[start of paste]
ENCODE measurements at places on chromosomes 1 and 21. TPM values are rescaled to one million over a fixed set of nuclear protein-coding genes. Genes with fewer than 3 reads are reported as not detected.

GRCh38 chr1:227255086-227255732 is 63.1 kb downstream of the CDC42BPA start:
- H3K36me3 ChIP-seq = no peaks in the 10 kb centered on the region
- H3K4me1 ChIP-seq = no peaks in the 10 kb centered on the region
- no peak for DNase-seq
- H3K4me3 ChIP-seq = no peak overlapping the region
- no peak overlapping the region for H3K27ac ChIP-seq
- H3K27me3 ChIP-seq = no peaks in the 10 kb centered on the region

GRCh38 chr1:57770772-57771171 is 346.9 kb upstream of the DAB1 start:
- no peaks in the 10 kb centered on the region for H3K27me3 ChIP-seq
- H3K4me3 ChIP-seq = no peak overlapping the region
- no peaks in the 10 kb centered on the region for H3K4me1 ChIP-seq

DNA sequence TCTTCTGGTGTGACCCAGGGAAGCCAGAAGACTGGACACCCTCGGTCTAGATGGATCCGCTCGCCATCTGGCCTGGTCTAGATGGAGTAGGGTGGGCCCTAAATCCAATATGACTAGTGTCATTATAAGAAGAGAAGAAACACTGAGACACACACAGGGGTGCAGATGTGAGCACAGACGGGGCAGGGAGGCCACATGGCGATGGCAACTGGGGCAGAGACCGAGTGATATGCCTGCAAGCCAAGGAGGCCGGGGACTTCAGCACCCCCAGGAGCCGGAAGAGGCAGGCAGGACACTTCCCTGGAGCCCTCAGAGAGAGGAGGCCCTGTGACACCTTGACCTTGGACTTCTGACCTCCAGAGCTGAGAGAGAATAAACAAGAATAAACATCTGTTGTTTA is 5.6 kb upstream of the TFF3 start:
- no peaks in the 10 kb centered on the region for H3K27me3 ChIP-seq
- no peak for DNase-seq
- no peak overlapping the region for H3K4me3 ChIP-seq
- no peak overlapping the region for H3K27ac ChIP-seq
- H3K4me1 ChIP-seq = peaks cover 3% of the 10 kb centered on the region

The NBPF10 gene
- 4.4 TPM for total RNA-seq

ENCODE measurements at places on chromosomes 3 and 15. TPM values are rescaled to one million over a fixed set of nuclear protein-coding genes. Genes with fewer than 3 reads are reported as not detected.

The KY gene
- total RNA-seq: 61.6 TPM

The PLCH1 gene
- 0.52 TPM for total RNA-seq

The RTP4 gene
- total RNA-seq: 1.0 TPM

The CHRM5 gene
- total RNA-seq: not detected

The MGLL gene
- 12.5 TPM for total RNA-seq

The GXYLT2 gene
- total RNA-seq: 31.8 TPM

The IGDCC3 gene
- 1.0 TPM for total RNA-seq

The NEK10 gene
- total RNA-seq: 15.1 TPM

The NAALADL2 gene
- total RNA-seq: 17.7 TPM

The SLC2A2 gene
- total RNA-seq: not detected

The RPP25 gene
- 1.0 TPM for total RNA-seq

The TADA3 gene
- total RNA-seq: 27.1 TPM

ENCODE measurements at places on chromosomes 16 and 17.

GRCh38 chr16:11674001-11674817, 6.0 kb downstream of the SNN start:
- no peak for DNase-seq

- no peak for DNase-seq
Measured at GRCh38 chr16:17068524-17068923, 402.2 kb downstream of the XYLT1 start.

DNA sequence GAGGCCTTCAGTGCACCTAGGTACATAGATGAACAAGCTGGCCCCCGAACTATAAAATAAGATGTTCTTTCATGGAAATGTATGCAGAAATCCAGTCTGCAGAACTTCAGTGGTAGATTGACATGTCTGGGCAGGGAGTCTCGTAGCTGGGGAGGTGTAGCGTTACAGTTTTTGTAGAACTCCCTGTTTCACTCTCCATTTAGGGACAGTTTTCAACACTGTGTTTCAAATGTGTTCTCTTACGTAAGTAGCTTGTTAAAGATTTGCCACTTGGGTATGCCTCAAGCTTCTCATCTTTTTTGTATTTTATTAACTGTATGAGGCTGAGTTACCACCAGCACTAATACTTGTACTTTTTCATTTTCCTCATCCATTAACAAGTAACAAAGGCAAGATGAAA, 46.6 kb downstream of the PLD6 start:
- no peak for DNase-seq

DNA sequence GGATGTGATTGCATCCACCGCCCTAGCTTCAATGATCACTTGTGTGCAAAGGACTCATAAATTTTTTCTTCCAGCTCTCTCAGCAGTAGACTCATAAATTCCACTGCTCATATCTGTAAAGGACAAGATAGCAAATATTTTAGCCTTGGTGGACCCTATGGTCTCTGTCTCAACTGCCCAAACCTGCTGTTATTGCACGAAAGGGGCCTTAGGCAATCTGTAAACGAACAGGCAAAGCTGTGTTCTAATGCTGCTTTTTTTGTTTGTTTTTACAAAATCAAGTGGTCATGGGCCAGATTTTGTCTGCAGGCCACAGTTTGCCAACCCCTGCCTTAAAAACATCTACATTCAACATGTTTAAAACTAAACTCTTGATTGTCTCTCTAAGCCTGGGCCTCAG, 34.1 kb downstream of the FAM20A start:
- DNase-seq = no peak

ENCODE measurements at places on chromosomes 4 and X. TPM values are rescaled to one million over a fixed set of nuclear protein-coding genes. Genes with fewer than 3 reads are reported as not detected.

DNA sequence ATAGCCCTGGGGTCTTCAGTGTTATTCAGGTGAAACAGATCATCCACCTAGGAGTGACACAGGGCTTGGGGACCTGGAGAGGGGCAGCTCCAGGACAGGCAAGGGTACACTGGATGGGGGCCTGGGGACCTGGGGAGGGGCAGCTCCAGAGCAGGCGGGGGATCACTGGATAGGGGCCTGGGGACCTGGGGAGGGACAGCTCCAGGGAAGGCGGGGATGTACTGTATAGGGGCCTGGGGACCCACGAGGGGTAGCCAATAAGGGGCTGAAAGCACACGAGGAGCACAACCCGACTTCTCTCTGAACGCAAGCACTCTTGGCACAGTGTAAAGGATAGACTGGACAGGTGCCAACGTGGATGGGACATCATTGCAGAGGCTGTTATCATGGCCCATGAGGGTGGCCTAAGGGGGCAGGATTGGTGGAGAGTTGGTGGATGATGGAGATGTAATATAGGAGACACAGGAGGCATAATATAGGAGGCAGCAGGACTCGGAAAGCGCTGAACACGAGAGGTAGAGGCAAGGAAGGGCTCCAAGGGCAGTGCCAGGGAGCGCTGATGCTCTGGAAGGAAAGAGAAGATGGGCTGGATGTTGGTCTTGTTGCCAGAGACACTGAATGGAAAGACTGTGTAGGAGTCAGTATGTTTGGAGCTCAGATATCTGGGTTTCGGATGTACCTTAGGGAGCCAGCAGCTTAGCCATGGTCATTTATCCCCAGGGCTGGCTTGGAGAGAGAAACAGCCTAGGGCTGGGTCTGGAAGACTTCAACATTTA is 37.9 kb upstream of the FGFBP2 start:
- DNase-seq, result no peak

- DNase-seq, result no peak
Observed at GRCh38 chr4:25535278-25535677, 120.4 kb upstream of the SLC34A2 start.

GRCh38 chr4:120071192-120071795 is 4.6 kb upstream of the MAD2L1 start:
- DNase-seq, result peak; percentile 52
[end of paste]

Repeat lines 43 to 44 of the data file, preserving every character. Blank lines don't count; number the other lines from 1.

- 1.0 TPM for total RNA-seq

The TADA3 gene